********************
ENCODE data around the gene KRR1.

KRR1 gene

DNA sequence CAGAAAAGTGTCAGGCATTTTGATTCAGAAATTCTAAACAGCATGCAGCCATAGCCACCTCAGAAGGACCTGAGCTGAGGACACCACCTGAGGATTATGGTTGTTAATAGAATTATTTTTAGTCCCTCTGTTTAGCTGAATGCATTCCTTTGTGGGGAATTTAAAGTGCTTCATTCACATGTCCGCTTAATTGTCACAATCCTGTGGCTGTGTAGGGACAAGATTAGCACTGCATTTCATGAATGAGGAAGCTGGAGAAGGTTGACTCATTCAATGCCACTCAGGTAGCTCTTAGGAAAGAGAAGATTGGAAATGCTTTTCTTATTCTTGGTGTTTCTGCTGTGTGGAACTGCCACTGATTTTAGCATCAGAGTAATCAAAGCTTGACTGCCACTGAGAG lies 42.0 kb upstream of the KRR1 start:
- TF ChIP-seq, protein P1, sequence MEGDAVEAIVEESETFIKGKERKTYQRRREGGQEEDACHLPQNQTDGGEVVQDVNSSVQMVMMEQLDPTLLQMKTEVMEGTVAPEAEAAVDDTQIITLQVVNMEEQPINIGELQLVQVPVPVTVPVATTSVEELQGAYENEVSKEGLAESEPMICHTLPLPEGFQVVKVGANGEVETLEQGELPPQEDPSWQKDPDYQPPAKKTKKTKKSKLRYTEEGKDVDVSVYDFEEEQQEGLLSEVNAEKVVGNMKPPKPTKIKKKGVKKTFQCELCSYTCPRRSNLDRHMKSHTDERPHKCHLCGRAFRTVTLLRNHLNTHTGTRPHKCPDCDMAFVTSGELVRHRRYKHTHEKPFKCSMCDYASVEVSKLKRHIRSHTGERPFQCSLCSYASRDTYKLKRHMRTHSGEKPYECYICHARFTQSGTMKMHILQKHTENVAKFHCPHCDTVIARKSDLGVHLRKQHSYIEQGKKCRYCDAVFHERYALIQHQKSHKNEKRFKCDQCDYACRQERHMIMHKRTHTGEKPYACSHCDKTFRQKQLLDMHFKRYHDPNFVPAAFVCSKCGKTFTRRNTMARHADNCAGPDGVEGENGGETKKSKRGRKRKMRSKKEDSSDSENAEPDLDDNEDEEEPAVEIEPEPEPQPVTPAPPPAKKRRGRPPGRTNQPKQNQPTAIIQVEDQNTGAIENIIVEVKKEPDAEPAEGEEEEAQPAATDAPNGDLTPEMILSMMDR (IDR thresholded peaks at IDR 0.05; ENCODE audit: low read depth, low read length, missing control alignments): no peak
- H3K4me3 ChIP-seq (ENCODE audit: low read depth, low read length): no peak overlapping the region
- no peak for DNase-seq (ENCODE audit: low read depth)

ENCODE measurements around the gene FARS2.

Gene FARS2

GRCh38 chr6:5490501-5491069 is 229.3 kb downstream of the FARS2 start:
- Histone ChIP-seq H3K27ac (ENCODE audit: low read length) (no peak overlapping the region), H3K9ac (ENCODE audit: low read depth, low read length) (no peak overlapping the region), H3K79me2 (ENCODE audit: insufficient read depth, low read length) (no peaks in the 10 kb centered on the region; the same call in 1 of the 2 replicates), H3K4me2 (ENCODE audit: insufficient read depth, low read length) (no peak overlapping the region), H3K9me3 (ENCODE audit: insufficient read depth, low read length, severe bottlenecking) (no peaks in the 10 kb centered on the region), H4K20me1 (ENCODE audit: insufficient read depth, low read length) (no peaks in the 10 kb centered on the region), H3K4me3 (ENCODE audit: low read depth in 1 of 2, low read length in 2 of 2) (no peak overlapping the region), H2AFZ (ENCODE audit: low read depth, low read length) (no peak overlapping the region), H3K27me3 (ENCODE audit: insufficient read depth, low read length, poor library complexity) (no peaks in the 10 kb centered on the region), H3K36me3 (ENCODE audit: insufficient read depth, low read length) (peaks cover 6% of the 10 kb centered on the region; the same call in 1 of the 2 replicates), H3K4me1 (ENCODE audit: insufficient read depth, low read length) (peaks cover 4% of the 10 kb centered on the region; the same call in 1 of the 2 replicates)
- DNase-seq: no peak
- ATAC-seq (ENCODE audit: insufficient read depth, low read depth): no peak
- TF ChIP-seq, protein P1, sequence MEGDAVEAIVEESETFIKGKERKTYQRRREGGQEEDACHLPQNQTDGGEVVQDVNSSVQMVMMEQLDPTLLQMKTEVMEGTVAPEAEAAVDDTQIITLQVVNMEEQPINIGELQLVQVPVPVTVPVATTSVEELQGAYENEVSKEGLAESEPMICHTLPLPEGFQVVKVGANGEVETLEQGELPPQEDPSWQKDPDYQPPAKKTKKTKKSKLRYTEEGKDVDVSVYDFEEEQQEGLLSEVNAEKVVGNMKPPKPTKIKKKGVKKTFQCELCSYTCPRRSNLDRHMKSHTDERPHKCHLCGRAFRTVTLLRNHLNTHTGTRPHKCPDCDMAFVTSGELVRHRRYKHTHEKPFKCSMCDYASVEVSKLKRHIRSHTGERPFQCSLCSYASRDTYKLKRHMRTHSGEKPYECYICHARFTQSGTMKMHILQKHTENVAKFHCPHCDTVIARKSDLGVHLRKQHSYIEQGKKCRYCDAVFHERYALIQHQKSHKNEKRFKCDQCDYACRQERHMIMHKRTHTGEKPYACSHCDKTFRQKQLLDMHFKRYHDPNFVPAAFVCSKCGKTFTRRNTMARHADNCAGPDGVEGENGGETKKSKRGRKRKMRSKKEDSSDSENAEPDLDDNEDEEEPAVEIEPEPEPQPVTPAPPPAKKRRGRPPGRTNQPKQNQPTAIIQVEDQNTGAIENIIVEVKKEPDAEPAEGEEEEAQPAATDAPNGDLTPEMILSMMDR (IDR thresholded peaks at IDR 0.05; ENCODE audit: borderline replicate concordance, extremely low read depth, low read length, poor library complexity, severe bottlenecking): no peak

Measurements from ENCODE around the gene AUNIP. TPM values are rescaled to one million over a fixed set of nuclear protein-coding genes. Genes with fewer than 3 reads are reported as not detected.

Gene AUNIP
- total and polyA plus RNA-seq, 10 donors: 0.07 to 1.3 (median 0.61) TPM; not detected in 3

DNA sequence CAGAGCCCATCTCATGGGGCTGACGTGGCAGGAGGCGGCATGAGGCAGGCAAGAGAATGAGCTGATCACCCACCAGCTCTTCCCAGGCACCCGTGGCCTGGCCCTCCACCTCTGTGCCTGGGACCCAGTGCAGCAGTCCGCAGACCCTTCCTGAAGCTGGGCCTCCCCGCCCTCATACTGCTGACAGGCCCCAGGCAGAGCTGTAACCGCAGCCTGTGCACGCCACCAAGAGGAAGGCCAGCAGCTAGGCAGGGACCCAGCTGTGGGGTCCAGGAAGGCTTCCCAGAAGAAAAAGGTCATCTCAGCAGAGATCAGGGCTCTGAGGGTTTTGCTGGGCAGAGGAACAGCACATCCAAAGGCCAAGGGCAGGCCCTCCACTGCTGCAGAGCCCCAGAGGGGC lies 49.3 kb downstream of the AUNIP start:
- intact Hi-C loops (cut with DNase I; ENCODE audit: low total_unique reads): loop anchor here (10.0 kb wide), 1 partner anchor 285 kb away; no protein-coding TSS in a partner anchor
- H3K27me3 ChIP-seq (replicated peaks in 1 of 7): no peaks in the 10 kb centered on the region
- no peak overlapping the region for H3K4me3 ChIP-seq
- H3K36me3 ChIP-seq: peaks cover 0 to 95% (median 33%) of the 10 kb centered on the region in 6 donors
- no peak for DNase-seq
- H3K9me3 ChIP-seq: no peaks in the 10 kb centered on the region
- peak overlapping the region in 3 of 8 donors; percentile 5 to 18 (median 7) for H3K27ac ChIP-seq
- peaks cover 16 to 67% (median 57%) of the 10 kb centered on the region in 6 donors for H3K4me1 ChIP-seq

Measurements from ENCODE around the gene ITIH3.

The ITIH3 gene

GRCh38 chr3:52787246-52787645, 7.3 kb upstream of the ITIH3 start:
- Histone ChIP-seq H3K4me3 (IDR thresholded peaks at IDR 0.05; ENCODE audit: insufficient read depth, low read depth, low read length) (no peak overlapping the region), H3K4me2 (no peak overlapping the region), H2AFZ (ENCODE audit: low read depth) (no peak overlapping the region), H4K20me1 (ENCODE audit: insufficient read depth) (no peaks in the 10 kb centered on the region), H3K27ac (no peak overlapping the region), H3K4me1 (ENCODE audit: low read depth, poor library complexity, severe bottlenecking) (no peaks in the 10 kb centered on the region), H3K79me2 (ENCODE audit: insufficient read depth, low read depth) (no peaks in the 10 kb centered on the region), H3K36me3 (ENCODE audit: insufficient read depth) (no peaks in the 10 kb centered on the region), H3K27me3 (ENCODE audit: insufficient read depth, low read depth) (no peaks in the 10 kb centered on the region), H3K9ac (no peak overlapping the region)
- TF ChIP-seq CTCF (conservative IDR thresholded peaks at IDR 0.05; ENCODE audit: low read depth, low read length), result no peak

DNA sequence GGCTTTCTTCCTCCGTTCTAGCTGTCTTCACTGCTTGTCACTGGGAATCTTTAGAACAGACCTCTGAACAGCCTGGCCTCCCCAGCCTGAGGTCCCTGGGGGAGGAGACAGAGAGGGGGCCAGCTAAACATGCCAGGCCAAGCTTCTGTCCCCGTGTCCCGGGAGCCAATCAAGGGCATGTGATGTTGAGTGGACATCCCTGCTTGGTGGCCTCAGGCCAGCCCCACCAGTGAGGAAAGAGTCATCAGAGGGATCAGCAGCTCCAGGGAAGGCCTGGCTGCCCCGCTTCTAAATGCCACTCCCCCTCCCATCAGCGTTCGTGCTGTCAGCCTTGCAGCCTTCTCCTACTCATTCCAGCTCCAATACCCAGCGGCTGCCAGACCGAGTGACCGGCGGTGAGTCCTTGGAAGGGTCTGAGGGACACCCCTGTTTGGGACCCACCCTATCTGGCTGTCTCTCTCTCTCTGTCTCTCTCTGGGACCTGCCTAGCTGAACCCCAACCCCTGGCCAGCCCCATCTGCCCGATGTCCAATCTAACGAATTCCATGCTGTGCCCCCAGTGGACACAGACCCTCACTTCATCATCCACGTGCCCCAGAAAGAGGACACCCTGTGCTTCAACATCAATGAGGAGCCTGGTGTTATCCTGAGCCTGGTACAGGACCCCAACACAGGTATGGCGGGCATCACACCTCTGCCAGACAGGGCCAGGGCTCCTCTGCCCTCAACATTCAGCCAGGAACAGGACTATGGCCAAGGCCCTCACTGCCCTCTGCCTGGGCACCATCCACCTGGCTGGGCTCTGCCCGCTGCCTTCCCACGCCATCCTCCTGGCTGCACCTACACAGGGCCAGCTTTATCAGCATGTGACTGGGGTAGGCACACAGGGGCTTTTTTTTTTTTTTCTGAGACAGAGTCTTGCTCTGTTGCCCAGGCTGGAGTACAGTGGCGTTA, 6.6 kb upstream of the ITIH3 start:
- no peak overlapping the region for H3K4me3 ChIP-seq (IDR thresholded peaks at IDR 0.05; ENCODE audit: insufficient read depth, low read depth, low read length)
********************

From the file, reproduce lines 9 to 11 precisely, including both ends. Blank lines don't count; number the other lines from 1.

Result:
GRCh38 chr6:5490501-5491069 is 229.3 kb downstream of the FARS2 start:
- Histone ChIP-seq H3K27ac (ENCODE audit: low read length) (no peak overlapping the region), H3K9ac (ENCODE audit: low read depth, low read length) (no peak overlapping the region), H3K79me2 (ENCODE audit: insufficient read depth, low read length) (no peaks in the 10 kb centered on the region; the same call in 1 of the 2 replicates), H3K4me2 (ENCODE audit: insufficient read depth, low read length) (no peak overlapping the region), H3K9me3 (ENCODE audit: insufficient read depth, low read length, severe bottlenecking) (no peaks in the 10 kb centered on the region), H4K20me1 (ENCODE audit: insufficient read depth, low read length) (no peaks in the 10 kb centered on the region), H3K4me3 (ENCODE audit: low read depth in 1 of 2, low read length in 2 of 2) (no peak overlapping the region), H2AFZ (ENCODE audit: low read depth, low read length) (no peak overlapping the region), H3K27me3 (ENCODE audit: insufficient read depth, low read length, poor library complexity) (no peaks in the 10 kb centered on the region), H3K36me3 (ENCODE audit: insufficient read depth, low read length) (peaks cover 6% of the 10 kb centered on the region; the same call in 1 of the 2 replicates), H3K4me1 (ENCODE audit: insufficient read depth, low read length) (peaks cover 4% of the 10 kb centered on the region; the same call in 1 of the 2 replicates)
- DNase-seq: no peak